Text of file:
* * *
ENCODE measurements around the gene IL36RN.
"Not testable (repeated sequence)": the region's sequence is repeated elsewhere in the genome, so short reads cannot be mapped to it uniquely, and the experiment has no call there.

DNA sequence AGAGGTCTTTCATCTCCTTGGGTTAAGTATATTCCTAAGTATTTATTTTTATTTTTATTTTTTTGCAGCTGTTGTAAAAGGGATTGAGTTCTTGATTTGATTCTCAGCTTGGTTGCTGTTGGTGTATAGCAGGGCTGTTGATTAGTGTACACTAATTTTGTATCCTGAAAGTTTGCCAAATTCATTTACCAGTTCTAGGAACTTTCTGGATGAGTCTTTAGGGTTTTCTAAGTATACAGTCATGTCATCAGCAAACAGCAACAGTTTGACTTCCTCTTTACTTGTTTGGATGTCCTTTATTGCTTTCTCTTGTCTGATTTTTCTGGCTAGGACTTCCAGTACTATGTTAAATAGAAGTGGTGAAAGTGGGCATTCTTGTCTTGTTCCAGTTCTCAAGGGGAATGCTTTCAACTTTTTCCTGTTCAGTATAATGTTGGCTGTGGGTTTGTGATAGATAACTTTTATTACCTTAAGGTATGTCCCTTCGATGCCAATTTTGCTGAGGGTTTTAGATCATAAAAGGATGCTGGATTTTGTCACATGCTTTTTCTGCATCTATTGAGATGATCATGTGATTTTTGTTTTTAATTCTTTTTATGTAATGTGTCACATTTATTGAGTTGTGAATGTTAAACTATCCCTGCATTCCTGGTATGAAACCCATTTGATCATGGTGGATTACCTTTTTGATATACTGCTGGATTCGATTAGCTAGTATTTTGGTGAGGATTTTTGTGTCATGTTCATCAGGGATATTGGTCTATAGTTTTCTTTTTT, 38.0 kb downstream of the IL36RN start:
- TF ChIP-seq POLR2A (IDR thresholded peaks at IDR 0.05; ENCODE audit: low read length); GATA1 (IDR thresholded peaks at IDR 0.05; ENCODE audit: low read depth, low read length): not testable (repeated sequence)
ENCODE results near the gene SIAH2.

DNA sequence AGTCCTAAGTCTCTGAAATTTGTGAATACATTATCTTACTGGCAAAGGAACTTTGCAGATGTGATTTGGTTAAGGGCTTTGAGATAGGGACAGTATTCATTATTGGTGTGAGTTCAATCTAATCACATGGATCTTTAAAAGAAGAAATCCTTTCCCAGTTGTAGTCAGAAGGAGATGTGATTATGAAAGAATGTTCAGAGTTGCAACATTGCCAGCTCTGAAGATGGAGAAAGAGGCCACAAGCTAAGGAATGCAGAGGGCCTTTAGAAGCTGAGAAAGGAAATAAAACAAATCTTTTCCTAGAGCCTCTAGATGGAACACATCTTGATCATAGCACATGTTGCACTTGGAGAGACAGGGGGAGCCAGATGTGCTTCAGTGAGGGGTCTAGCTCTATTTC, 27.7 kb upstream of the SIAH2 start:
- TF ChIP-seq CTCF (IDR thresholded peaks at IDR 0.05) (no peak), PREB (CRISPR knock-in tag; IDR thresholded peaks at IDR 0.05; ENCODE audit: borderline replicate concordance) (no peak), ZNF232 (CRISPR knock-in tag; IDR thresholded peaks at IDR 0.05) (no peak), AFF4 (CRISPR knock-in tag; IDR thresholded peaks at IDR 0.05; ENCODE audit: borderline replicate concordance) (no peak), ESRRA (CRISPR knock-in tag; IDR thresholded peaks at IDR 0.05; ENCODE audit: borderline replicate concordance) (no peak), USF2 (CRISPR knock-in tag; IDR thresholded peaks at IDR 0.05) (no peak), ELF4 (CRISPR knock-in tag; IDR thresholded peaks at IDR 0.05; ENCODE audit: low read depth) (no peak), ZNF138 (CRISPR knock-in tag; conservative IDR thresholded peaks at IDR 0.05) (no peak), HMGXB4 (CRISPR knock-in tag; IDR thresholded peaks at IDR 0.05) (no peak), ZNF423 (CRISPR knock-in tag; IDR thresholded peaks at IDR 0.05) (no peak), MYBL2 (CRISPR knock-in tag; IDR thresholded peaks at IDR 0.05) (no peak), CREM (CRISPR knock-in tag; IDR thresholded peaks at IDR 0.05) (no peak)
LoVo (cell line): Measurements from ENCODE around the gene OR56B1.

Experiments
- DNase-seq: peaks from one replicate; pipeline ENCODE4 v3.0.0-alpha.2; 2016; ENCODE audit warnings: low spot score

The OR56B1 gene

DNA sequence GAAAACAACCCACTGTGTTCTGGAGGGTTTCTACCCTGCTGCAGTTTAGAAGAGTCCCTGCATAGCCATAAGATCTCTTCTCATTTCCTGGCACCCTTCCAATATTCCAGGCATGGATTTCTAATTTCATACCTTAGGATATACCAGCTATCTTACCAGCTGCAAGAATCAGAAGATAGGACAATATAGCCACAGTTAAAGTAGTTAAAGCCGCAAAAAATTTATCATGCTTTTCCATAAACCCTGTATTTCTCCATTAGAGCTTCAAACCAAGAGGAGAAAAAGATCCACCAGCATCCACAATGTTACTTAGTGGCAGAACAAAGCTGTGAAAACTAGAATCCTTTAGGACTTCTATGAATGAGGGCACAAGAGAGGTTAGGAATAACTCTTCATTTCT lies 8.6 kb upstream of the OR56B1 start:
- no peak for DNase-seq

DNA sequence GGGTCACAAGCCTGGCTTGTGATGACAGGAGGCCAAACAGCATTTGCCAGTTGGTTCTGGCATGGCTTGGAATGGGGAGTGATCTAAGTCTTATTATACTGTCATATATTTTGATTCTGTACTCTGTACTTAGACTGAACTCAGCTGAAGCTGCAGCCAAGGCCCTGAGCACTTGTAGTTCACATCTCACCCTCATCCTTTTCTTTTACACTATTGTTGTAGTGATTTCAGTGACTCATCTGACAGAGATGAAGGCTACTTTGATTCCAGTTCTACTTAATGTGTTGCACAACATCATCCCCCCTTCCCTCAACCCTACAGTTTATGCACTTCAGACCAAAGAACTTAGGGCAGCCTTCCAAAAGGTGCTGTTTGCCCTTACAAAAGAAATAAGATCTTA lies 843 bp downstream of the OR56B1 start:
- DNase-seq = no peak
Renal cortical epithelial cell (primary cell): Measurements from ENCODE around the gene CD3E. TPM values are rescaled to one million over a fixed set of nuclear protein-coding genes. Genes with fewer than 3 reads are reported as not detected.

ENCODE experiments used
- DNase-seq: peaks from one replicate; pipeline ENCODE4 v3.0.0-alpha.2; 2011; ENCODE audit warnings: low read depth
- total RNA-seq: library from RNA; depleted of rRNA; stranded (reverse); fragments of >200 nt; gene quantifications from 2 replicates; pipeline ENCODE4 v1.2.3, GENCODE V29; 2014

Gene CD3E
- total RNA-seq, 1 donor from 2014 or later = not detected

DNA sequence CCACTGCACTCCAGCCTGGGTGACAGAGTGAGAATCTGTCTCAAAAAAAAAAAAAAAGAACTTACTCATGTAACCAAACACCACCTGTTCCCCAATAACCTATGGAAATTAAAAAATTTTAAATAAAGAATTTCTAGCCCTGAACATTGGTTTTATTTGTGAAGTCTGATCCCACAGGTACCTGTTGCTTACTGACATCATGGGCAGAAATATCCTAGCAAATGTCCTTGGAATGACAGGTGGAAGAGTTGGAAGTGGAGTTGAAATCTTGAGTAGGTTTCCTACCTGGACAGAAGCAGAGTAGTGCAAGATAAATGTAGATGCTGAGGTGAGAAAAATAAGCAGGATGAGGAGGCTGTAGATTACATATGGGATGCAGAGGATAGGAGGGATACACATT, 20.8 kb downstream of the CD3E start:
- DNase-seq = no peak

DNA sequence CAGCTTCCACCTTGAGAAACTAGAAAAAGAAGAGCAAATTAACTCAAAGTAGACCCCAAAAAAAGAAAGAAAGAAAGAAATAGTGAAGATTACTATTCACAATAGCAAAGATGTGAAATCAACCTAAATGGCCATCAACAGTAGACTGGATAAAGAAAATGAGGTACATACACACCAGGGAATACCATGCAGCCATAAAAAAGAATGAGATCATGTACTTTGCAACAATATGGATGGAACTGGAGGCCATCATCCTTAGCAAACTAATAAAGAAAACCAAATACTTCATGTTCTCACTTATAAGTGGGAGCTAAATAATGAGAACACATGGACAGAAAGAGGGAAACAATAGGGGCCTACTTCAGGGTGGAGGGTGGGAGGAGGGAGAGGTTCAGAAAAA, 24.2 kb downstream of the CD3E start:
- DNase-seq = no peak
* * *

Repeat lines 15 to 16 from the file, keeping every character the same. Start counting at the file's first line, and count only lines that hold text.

- DNase-seq = no peak
Renal cortical epithelial cell (primary cell): Measurements from ENCODE around the gene CD3E. TPM values are rescaled to one million over a fixed set of nuclear protein-coding genes. Genes with fewer than 3 reads are reported as not detected.